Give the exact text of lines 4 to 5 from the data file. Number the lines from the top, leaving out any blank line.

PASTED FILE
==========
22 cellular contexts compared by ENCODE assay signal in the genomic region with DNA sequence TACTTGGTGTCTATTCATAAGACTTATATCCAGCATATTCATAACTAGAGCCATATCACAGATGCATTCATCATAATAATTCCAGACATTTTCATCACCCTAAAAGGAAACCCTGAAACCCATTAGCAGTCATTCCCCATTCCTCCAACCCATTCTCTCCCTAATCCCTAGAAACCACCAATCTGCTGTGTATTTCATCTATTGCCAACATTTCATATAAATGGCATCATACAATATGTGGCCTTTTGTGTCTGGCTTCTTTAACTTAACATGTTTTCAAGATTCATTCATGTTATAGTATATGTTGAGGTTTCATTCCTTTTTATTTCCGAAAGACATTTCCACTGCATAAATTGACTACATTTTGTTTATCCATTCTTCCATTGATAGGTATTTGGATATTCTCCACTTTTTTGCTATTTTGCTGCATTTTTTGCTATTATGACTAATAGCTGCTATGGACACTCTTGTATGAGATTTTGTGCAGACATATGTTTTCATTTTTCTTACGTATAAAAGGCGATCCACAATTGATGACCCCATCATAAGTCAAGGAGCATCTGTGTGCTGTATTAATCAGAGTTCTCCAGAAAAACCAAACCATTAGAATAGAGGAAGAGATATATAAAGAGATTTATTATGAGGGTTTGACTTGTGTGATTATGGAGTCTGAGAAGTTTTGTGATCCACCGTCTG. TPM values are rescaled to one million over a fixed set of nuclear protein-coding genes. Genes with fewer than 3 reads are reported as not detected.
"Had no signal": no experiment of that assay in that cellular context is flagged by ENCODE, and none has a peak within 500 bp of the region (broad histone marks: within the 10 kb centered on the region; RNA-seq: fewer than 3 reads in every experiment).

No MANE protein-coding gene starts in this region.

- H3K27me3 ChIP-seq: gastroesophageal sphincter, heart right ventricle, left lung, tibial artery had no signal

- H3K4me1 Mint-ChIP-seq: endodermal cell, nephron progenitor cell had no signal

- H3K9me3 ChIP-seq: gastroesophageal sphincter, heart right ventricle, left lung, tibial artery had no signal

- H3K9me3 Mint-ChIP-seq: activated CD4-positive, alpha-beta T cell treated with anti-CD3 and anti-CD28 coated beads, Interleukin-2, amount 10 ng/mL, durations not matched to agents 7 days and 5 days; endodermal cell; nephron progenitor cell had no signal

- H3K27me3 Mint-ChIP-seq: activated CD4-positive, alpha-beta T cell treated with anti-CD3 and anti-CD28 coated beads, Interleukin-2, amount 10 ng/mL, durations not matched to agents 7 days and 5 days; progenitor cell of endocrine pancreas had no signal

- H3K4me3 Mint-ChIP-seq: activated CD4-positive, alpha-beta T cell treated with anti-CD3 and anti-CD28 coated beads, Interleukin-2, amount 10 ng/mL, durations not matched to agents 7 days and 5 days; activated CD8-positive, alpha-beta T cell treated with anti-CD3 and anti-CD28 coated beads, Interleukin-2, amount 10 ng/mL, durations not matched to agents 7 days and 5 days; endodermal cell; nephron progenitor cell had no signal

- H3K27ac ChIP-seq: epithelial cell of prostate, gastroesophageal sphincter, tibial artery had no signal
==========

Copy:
- H3K27me3 ChIP-seq: gastroesophageal sphincter, heart right ventricle, left lung, tibial artery had no signal

- H3K4me1 Mint-ChIP-seq: endodermal cell, nephron progenitor cell had no signal